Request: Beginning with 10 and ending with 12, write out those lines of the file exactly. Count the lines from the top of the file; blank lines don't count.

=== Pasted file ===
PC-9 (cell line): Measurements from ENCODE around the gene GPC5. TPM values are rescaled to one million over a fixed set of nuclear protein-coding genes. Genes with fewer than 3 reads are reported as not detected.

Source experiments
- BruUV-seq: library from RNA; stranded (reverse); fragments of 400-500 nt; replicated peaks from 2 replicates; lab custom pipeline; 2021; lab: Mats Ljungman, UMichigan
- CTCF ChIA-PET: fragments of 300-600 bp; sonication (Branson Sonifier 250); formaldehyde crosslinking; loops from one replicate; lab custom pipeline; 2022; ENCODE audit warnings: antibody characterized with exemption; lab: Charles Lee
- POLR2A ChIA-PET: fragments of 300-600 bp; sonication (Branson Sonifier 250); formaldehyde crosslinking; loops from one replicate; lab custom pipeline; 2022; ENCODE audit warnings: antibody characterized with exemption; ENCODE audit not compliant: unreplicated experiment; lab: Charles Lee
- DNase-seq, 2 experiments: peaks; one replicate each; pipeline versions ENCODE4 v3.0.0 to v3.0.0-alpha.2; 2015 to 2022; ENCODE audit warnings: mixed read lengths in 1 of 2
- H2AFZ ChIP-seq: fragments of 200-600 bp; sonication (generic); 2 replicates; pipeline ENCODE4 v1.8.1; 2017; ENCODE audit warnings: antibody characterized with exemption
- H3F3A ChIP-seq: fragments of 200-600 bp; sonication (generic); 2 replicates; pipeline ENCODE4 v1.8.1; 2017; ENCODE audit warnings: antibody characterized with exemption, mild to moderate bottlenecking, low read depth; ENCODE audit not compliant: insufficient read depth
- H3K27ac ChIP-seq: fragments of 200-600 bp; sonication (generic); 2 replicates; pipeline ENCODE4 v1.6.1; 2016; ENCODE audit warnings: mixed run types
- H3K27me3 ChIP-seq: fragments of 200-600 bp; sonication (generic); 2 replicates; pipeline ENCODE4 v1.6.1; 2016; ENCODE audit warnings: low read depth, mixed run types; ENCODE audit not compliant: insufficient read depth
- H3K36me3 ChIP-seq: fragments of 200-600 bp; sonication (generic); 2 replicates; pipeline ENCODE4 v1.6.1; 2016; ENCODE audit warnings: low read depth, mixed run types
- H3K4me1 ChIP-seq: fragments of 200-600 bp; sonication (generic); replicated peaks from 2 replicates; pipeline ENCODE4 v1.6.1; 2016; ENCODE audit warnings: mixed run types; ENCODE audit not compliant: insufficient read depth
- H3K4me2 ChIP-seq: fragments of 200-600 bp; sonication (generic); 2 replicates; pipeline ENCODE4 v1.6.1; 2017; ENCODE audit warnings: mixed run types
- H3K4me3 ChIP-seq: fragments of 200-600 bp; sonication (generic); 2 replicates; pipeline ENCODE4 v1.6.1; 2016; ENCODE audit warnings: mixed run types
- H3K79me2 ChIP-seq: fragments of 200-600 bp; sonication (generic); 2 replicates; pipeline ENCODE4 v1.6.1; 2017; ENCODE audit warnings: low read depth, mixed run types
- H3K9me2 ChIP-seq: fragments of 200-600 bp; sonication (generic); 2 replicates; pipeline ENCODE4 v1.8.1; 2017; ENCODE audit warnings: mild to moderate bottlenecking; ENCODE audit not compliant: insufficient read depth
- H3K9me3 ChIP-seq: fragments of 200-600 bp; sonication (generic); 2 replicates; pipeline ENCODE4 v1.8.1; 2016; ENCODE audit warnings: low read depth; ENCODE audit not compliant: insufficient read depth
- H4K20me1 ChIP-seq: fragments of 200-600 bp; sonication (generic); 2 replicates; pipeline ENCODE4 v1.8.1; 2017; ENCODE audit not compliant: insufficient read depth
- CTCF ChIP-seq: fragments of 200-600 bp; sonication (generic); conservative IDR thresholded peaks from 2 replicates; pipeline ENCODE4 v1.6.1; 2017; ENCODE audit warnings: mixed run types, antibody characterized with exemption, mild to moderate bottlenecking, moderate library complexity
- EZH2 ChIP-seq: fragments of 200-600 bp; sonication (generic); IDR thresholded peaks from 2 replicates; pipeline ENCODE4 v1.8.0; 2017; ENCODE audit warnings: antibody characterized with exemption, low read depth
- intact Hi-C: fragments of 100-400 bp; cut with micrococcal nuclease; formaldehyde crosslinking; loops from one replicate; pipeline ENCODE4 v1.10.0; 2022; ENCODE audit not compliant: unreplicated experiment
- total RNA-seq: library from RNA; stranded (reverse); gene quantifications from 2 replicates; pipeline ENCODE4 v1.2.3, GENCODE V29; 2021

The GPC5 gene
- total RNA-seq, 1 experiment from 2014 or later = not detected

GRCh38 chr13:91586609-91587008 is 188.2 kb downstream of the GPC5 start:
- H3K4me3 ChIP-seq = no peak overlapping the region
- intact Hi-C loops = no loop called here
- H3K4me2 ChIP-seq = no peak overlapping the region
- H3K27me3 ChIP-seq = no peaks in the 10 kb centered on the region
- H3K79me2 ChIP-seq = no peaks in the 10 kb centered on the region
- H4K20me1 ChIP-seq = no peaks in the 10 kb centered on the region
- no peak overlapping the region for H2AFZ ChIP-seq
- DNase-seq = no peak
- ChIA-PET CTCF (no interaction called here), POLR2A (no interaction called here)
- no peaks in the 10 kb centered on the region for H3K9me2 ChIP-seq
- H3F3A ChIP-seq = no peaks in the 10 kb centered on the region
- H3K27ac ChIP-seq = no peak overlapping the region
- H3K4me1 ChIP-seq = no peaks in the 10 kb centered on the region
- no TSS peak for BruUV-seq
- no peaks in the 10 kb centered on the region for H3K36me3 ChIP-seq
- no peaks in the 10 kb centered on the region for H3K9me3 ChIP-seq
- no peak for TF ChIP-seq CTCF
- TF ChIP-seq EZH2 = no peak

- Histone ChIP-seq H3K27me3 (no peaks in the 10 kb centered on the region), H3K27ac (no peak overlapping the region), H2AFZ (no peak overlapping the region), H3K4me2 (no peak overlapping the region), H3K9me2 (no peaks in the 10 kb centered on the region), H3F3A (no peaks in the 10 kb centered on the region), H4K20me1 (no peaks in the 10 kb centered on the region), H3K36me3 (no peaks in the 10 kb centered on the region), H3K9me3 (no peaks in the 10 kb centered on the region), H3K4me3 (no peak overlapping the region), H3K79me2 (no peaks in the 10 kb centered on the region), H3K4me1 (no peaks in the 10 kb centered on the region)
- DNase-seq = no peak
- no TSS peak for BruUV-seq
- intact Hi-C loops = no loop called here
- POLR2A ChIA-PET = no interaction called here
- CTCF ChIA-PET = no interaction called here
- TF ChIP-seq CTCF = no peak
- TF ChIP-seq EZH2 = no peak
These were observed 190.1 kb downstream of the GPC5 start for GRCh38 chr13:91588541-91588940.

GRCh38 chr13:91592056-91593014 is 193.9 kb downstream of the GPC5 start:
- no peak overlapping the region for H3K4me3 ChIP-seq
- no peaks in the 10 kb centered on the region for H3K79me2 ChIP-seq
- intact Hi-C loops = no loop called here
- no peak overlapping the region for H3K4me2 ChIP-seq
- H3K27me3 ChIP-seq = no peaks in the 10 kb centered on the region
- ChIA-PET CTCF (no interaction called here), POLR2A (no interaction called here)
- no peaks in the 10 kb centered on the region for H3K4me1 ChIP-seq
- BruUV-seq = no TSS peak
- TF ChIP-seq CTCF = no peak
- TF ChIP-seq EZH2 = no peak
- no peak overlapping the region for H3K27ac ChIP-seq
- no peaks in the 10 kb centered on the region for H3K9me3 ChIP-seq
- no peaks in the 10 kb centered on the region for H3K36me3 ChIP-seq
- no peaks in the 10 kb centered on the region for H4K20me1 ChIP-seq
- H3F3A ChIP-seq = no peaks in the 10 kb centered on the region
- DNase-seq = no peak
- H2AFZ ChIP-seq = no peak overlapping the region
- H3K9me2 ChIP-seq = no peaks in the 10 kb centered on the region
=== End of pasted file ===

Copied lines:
- H3K27me3 ChIP-seq: fragments of 200-600 bp; sonication (generic); 2 replicates; pipeline ENCODE4 v1.6.1; 2016; ENCODE audit warnings: low read depth, mixed run types; ENCODE audit not compliant: insufficient read depth
- H3K36me3 ChIP-seq: fragments of 200-600 bp; sonication (generic); 2 replicates; pipeline ENCODE4 v1.6.1; 2016; ENCODE audit warnings: low read depth, mixed run types
- H3K4me1 ChIP-seq: fragments of 200-600 bp; sonication (generic); replicated peaks from 2 replicates; pipeline ENCODE4 v1.6.1; 2016; ENCODE audit warnings: mixed run types; ENCODE audit not compliant: insufficient read depth